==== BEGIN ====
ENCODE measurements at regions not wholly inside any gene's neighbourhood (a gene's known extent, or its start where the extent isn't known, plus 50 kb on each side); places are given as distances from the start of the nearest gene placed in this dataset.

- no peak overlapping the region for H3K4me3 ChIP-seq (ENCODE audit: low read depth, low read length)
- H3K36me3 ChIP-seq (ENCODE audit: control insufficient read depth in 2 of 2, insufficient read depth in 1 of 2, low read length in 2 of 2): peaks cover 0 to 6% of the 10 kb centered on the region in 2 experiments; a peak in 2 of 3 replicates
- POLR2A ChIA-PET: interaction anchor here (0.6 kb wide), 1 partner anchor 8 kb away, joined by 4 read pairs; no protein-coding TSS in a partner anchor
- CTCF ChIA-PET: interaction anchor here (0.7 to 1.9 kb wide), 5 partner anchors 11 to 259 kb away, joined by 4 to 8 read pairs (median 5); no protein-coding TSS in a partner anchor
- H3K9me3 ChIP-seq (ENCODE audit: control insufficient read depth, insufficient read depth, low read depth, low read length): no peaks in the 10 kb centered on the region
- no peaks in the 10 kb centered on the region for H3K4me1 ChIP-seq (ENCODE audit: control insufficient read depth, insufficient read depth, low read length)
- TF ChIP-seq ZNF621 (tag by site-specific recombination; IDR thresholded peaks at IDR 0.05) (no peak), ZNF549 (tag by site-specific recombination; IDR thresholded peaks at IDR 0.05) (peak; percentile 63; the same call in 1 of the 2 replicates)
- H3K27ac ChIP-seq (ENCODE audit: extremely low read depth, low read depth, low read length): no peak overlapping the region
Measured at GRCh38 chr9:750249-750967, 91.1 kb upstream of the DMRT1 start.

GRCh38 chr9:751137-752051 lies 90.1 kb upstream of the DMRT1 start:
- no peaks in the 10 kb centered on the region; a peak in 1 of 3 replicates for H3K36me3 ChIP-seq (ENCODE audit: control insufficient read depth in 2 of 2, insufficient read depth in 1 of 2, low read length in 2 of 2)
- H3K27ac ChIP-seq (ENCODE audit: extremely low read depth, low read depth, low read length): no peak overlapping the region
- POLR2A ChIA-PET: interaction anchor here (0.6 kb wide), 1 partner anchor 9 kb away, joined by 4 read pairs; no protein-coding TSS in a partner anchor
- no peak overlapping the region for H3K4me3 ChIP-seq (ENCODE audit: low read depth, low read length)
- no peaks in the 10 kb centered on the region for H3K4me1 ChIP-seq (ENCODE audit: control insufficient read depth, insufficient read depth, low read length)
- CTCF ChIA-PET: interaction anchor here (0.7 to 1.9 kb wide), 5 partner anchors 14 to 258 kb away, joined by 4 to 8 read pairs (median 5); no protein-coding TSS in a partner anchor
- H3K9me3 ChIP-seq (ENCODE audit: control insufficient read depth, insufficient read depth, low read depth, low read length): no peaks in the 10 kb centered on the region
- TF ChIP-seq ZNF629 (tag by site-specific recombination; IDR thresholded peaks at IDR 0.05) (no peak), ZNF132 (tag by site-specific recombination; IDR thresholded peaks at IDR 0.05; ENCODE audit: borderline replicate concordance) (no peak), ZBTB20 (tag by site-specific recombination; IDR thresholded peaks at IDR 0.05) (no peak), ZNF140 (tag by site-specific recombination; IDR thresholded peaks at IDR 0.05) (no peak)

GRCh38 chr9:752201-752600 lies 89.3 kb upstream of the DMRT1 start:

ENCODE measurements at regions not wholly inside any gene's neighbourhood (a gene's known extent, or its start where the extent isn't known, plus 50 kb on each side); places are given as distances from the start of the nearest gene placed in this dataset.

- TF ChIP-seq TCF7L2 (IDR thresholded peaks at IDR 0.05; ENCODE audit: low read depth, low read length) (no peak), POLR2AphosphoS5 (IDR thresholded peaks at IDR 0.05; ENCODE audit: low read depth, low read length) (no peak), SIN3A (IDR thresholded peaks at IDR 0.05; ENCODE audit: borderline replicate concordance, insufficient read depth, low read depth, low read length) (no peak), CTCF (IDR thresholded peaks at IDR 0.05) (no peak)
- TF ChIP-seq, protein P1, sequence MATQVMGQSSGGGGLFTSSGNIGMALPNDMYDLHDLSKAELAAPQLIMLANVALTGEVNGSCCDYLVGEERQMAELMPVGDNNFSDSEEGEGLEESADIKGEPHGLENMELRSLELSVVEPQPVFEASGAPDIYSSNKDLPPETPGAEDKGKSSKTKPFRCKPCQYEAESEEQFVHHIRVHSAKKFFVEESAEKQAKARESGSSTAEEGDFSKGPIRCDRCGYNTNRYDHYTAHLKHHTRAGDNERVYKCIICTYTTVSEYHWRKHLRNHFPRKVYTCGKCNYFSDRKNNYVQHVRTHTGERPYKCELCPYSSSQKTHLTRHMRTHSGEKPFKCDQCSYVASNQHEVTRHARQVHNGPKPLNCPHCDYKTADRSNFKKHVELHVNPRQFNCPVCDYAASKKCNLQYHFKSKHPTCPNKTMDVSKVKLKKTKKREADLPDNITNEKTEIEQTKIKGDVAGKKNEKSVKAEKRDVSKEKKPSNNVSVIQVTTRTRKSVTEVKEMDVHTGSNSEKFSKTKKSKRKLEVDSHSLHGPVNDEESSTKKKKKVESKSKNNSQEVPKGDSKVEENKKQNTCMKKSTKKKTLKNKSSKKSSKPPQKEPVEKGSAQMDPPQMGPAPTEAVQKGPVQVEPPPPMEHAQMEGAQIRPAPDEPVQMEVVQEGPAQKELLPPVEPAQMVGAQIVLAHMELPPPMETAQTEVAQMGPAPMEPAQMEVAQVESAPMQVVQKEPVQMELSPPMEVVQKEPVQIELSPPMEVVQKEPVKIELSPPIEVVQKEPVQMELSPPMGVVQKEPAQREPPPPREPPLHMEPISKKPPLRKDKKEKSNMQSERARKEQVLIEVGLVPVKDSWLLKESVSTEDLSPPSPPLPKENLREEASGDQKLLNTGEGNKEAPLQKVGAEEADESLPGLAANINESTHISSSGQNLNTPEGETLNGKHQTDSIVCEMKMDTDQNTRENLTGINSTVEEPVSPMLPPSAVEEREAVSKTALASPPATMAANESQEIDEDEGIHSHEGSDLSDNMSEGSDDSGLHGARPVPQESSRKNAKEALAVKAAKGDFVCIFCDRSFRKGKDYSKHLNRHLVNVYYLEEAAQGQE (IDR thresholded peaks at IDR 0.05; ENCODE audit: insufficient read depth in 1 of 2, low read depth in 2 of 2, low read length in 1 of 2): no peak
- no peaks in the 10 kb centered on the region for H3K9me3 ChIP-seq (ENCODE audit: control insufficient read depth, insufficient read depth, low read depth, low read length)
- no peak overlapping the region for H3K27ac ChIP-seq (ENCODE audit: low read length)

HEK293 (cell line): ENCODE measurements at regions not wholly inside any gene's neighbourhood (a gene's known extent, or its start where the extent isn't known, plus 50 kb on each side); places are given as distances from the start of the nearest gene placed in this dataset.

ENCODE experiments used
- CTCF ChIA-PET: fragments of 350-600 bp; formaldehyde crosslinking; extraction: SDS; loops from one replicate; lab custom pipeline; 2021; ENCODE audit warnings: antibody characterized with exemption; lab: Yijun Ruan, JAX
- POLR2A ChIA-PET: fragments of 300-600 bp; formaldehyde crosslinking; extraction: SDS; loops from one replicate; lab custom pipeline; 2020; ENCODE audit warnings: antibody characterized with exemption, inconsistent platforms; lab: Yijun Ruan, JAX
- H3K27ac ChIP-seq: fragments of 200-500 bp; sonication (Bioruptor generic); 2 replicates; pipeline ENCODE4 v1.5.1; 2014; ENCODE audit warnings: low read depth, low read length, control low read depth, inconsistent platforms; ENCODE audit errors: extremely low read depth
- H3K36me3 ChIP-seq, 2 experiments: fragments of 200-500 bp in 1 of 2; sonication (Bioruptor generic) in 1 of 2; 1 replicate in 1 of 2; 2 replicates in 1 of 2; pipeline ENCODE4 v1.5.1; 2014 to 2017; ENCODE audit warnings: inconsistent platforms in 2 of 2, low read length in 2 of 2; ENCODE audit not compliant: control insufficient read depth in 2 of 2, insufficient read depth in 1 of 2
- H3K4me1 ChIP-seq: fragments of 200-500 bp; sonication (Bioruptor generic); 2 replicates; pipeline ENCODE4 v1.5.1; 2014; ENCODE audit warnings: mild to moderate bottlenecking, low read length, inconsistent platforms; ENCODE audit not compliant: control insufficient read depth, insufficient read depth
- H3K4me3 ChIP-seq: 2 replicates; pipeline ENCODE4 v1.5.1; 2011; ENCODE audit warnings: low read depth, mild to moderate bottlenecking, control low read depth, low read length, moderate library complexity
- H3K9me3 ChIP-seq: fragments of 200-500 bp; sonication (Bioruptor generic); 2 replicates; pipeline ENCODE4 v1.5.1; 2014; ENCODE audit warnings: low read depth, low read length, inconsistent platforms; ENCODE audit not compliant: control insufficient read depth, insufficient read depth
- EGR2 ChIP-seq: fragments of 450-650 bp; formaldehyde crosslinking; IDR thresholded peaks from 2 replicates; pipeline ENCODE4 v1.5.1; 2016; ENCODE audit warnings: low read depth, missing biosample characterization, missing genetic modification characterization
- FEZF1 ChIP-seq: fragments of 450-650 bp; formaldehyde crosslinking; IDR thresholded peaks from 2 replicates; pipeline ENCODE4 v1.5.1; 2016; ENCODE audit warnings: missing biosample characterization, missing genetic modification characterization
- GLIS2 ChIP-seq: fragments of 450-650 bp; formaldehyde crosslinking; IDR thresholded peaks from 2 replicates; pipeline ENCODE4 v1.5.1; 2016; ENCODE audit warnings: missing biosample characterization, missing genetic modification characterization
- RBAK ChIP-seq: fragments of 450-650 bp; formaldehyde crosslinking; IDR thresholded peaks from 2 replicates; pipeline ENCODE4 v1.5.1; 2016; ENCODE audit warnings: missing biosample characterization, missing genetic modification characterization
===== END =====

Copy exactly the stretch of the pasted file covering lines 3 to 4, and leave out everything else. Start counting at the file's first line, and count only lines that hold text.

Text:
- H3K36me3 ChIP-seq (ENCODE audit: control insufficient read depth in 2 of 2, insufficient read depth in 1 of 2, low read length in 2 of 2): peaks cover 0 to 6% of the 10 kb centered on the region in 2 experiments; a peak in 2 of 3 replicates
- POLR2A ChIA-PET: interaction anchor here (0.6 kb wide), 1 partner anchor 8 kb away, joined by 4 read pairs; no protein-coding TSS in a partner anchor